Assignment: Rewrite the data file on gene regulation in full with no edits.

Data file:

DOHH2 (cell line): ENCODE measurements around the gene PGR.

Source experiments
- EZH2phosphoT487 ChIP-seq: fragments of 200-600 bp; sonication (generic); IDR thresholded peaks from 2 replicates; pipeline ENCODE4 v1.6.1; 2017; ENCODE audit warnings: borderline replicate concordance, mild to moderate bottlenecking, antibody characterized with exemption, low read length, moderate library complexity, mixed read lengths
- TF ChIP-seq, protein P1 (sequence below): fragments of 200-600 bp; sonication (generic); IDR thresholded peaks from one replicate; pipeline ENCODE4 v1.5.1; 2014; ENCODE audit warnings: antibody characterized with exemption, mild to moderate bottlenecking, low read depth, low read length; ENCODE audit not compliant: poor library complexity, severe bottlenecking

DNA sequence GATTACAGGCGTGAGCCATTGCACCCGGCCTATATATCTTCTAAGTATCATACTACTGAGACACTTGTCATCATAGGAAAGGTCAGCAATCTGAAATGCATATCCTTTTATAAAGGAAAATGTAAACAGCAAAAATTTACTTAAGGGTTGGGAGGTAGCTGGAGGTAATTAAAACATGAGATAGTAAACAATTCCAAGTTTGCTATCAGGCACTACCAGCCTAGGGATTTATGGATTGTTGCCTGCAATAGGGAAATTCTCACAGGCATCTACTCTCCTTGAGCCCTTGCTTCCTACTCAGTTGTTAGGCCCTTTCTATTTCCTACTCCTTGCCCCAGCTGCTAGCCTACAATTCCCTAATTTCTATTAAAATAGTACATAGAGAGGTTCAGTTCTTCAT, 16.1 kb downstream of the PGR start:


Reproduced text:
DOHH2 (cell line): ENCODE measurements around the gene PGR.

Source experiments
- EZH2phosphoT487 ChIP-seq: fragments of 200-600 bp; sonication (generic); IDR thresholded peaks from 2 replicates; pipeline ENCODE4 v1.6.1; 2017; ENCODE audit warnings: borderline replicate concordance, mild to moderate bottlenecking, antibody characterized with exemption, low read length, moderate library complexity, mixed read lengths
- TF ChIP-seq, protein P1 (sequence below): fragments of 200-600 bp; sonication (generic); IDR thresholded peaks from one replicate; pipeline ENCODE4 v1.5.1; 2014; ENCODE audit warnings: antibody characterized with exemption, mild to moderate bottlenecking, low read depth, low read length; ENCODE audit not compliant: poor library complexity, severe bottlenecking

DNA sequence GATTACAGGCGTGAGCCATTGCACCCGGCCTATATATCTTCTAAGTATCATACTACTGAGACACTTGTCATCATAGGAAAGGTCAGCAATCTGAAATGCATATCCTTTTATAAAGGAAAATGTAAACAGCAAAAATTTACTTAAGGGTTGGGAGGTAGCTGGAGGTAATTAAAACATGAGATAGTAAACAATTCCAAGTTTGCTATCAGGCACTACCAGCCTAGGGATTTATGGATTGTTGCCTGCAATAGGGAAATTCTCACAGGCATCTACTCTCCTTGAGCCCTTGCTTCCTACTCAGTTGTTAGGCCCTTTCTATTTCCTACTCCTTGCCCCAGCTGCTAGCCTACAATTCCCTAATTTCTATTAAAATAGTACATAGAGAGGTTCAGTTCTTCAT, 16.1 kb downstream of the PGR start: